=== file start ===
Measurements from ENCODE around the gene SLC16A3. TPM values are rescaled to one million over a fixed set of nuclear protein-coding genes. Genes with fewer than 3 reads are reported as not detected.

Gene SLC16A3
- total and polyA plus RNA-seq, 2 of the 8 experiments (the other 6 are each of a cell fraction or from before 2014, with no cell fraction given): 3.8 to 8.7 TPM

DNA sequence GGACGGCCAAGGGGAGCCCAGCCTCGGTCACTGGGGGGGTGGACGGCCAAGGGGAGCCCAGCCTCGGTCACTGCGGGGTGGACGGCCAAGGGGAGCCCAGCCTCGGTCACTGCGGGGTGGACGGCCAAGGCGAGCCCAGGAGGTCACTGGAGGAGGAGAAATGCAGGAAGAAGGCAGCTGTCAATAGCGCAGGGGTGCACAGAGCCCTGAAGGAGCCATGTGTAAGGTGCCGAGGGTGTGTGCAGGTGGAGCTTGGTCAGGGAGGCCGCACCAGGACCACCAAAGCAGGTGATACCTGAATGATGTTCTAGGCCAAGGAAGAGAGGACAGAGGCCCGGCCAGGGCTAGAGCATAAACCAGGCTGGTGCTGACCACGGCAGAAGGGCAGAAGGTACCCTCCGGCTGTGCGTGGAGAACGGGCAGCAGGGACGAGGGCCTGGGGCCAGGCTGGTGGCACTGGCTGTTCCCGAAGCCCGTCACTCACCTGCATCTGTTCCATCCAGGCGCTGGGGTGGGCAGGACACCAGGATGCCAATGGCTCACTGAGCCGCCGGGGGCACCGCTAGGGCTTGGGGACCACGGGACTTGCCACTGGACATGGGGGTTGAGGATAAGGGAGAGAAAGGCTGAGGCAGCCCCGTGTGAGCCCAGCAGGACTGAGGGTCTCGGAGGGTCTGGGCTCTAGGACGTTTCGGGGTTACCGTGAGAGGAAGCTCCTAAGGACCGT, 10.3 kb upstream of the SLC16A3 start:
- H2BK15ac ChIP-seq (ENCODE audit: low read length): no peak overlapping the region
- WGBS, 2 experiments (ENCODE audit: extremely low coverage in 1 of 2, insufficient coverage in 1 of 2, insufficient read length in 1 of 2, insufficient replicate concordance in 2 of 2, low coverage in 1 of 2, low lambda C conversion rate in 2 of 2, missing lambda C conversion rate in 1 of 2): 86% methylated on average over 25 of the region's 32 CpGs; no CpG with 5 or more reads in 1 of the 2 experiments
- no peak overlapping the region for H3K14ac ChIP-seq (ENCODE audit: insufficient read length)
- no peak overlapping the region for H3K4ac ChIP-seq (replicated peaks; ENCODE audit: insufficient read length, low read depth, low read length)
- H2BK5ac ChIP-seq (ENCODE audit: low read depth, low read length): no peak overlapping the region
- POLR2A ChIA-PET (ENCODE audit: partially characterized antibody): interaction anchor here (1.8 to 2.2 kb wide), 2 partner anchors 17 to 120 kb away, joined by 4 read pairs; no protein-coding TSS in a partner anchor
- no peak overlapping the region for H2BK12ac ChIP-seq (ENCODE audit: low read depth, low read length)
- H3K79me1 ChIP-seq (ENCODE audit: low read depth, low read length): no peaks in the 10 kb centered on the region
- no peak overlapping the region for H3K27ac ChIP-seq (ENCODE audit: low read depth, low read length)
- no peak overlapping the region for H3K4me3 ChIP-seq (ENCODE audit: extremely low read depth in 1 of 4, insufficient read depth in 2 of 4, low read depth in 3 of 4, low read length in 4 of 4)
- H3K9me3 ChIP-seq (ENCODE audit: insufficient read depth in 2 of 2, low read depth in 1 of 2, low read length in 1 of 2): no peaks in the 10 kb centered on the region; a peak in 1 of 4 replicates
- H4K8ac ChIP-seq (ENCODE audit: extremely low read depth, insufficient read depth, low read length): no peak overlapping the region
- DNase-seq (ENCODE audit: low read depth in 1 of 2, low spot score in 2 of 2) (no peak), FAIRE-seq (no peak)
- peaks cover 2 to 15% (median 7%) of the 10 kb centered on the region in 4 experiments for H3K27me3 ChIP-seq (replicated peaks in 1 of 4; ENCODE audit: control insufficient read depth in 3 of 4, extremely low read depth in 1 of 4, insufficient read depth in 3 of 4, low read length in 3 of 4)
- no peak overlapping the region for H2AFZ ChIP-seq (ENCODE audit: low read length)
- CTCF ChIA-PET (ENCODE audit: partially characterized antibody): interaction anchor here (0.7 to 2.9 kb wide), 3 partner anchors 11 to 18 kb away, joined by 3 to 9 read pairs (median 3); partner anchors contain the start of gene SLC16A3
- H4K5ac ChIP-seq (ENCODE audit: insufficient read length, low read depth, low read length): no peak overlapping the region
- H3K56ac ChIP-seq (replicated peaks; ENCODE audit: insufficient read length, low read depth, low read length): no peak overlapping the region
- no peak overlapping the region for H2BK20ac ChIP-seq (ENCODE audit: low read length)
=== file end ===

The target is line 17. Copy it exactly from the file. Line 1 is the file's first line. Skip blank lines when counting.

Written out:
- DNase-seq (ENCODE audit: low read depth in 1 of 2, low spot score in 2 of 2) (no peak), FAIRE-seq (no peak)